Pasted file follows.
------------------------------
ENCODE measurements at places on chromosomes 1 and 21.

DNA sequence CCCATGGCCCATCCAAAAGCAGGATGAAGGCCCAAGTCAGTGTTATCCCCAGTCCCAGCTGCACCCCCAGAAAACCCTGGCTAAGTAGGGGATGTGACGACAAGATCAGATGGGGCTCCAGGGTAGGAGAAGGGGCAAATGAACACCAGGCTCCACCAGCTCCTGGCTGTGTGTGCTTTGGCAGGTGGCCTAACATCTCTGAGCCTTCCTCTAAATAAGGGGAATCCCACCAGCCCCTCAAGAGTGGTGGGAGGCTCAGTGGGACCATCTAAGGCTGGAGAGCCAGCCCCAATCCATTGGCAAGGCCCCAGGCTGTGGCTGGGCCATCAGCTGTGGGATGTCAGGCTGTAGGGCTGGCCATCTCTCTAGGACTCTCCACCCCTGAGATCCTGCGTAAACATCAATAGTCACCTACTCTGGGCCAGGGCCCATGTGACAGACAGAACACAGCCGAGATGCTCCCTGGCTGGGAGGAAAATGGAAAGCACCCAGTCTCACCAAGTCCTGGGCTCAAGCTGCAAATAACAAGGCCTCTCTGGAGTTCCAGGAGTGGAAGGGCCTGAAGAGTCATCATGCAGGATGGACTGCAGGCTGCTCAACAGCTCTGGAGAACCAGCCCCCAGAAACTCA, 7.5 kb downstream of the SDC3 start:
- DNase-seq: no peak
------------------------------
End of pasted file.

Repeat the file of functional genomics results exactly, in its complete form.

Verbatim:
ENCODE measurements at places on chromosomes 1 and 21.

DNA sequence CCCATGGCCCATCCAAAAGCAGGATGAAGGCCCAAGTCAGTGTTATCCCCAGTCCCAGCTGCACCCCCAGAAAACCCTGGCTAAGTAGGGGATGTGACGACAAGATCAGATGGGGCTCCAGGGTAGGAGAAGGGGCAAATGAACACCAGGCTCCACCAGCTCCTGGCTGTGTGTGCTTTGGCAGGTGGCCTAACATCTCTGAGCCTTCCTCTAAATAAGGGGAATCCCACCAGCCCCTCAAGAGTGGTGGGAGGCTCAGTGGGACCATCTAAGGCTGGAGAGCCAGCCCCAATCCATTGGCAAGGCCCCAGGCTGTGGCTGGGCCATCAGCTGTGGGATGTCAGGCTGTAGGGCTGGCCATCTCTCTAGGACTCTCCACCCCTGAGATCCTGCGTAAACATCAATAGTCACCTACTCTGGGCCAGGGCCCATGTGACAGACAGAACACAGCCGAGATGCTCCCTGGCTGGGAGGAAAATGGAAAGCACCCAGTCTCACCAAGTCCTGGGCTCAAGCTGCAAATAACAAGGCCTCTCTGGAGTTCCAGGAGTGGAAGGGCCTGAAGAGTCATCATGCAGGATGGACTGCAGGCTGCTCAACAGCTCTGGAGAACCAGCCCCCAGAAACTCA, 7.5 kb downstream of the SDC3 start:
- DNase-seq: no peak